Plans to build 60 new homes near Whitby Abbey rejected by Scarborough councillors

Plans to build more than 60 new homes on land near Whitby Abbey have been thrown out by members of Scarborough Council’s planning committee over fears about access to the site.

Thursday, 5th August 2021, 3:02 pm
Updated Thursday, 5th August 2021, 3:27 pm

Wharfedale Homes Limited’s scheme to put 62 homes in a field off Green Lane, not far from the iconic structure which looms over the town was rejected against the advice of the council’s planning officers.

The committee had previously deferred a decision twice to get more information from the Highways Authority, which on the three occasions it was consulted signed off on the access to the site.

The council’s planning officers have recommended approval for the scheme each time it went before councillors.

Councillors rejected the plans over fears about access to the site.

Some members of the committee disagreed, however, with Whitby Cllr Phil Trumper telling today’s meeting that an ongoing trial by North Yorkshire County Council to close the town’s Swing Bridge to traffic on weekends and its impact on Green Lane had not been considered.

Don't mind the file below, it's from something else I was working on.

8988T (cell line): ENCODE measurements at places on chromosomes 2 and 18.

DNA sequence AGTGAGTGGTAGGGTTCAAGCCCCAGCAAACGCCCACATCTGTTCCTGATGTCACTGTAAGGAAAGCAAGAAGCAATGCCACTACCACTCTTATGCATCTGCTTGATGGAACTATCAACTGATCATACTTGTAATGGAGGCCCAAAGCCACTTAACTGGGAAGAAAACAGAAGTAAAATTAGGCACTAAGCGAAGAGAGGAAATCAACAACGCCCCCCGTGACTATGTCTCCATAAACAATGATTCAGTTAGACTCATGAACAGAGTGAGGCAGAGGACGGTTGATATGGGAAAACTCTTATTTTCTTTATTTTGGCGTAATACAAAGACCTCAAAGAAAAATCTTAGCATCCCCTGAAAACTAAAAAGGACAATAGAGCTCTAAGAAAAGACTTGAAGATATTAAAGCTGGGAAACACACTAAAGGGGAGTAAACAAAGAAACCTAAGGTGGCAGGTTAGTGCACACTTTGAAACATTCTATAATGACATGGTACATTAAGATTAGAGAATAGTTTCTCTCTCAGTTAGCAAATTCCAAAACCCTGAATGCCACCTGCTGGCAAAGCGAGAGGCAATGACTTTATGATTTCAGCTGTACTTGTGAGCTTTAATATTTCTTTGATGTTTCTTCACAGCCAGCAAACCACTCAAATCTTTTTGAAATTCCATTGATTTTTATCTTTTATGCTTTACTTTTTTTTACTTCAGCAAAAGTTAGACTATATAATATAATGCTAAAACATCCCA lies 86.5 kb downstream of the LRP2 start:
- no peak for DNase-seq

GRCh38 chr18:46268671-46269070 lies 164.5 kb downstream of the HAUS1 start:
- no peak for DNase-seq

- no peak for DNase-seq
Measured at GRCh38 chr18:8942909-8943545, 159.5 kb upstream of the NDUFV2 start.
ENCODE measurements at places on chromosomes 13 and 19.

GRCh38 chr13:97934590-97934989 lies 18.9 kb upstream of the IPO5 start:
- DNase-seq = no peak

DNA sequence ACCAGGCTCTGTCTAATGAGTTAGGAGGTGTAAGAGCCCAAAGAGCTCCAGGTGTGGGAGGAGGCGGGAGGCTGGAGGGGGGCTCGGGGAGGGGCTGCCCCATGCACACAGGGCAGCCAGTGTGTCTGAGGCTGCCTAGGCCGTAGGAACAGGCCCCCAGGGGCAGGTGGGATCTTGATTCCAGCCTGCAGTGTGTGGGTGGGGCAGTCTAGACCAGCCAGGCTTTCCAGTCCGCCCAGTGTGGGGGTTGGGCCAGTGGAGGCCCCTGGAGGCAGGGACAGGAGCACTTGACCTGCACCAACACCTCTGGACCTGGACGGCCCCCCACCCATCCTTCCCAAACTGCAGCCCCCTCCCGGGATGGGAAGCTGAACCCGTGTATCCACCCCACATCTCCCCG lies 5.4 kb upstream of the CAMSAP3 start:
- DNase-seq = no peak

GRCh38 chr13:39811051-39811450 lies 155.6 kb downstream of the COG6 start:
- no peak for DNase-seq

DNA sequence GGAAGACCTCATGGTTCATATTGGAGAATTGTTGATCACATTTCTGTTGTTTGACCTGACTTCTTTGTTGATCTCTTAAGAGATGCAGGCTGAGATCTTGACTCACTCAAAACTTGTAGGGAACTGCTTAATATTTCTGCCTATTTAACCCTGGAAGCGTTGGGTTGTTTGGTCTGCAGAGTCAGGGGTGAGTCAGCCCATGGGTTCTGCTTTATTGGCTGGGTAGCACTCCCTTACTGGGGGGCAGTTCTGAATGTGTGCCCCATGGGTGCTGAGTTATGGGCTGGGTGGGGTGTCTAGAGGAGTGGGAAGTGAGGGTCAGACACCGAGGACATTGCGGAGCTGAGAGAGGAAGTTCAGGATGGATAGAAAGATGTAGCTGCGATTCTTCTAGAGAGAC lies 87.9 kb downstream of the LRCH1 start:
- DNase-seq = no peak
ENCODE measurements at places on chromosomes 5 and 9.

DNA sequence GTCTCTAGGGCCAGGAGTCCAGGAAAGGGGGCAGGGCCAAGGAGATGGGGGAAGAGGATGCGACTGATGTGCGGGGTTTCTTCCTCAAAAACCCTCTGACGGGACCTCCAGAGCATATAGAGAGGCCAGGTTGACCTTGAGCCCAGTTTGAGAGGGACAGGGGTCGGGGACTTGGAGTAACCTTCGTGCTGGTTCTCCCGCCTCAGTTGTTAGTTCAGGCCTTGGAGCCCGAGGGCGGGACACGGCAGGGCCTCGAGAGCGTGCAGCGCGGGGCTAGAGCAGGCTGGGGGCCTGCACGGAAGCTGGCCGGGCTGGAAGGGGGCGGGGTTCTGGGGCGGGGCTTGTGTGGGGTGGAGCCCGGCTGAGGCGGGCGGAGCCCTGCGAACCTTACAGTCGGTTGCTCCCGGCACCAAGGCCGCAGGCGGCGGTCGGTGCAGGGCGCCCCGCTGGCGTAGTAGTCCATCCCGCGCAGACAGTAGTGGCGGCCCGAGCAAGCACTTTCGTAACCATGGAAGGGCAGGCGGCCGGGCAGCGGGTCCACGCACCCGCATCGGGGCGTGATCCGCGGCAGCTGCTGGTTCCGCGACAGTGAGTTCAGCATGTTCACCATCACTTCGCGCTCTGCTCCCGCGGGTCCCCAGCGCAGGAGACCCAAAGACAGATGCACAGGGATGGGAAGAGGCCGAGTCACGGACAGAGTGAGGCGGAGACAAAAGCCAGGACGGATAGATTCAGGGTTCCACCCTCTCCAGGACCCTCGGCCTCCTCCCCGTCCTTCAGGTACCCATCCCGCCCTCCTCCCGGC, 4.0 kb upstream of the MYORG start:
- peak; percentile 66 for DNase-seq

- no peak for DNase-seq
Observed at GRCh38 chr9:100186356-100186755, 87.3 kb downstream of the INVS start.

He said: “The junctions are not safe. I do believe Highways have looked at this properly and taken into account the issues from the pedestrianisation of the Swing Bridge.”

Cllr Trumper said that Green Lane was now being used as a bypass for those avoiding the road closures.

Cllr Bill Chatt added: “The access to Green Lane from the bottom is horrendous, I have a lot of sympathy with the residents.”

The new homes would have been built close to Whitby Abbey.

The land is part of the council’s local plan and was found to be acceptable for housing by a planning inspector following a public consultation.

Across two separate consultations 52 letters of objection were sent to the borough council by residents regarding fears about over development of the site, traffic issues and the impact on the nearby homes that would be overlooked.

The two consultations were required after Wharfedale changed its original plan, which was to build 58 houses and a block of 12 flats.

That was then changed to 57 houses and five one-bedroom flats. A total of 19 of the properties would have been classed as affordable.

The committee voted by six voted to five to refuse the plans with the council’s planning manager David Walker telling the committee it was likely the applicant would appeal the decision to the Planning Inspectorate.